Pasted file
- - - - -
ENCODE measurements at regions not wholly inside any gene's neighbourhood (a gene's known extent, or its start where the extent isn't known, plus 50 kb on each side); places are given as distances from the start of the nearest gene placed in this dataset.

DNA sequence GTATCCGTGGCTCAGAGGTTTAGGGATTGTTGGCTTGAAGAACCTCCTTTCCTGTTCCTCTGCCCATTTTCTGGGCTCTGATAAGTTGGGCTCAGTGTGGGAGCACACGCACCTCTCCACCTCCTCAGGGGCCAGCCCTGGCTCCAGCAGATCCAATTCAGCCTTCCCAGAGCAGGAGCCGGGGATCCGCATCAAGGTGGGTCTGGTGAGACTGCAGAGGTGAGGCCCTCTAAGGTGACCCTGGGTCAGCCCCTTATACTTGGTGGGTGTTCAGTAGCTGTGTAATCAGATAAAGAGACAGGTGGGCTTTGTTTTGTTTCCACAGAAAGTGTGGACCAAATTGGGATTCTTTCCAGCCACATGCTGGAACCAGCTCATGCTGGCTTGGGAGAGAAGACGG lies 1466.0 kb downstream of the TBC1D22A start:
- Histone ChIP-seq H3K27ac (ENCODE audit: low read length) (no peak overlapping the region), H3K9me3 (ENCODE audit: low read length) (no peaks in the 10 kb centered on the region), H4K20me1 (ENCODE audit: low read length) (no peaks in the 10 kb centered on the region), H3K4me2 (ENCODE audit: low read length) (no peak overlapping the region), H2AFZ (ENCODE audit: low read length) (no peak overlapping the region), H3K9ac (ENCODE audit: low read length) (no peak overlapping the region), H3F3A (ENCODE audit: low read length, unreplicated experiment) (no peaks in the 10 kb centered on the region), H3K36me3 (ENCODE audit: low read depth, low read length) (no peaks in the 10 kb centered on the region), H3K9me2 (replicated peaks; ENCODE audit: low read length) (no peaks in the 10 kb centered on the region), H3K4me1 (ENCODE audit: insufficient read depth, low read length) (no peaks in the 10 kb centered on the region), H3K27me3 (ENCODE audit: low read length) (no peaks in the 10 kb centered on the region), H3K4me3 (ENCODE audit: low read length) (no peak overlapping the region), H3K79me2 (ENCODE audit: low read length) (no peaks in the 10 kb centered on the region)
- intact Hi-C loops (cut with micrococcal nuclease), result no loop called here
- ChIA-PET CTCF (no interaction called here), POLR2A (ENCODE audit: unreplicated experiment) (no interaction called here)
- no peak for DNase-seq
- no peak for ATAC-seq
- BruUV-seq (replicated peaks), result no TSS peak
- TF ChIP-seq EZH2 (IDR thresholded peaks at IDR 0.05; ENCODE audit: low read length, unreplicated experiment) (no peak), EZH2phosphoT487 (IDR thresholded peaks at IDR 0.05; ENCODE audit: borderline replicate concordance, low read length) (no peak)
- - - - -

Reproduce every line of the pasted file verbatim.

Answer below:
ENCODE measurements at regions not wholly inside any gene's neighbourhood (a gene's known extent, or its start where the extent isn't known, plus 50 kb on each side); places are given as distances from the start of the nearest gene placed in this dataset.

DNA sequence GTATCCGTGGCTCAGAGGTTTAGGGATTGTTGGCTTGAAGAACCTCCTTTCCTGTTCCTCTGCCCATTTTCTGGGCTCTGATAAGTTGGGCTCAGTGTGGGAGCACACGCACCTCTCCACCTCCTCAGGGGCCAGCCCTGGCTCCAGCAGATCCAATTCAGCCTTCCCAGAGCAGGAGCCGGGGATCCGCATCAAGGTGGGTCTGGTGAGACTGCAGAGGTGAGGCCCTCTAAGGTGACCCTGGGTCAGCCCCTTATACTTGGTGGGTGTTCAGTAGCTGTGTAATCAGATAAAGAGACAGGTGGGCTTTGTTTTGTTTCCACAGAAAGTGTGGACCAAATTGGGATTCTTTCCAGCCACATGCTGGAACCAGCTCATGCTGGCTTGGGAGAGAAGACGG lies 1466.0 kb downstream of the TBC1D22A start:
- Histone ChIP-seq H3K27ac (ENCODE audit: low read length) (no peak overlapping the region), H3K9me3 (ENCODE audit: low read length) (no peaks in the 10 kb centered on the region), H4K20me1 (ENCODE audit: low read length) (no peaks in the 10 kb centered on the region), H3K4me2 (ENCODE audit: low read length) (no peak overlapping the region), H2AFZ (ENCODE audit: low read length) (no peak overlapping the region), H3K9ac (ENCODE audit: low read length) (no peak overlapping the region), H3F3A (ENCODE audit: low read length, unreplicated experiment) (no peaks in the 10 kb centered on the region), H3K36me3 (ENCODE audit: low read depth, low read length) (no peaks in the 10 kb centered on the region), H3K9me2 (replicated peaks; ENCODE audit: low read length) (no peaks in the 10 kb centered on the region), H3K4me1 (ENCODE audit: insufficient read depth, low read length) (no peaks in the 10 kb centered on the region), H3K27me3 (ENCODE audit: low read length) (no peaks in the 10 kb centered on the region), H3K4me3 (ENCODE audit: low read length) (no peak overlapping the region), H3K79me2 (ENCODE audit: low read length) (no peaks in the 10 kb centered on the region)
- intact Hi-C loops (cut with micrococcal nuclease), result no loop called here
- ChIA-PET CTCF (no interaction called here), POLR2A (ENCODE audit: unreplicated experiment) (no interaction called here)
- no peak for DNase-seq
- no peak for ATAC-seq
- BruUV-seq (replicated peaks), result no TSS peak
- TF ChIP-seq EZH2 (IDR thresholded peaks at IDR 0.05; ENCODE audit: low read length, unreplicated experiment) (no peak), EZH2phosphoT487 (IDR thresholded peaks at IDR 0.05; ENCODE audit: borderline replicate concordance, low read length) (no peak)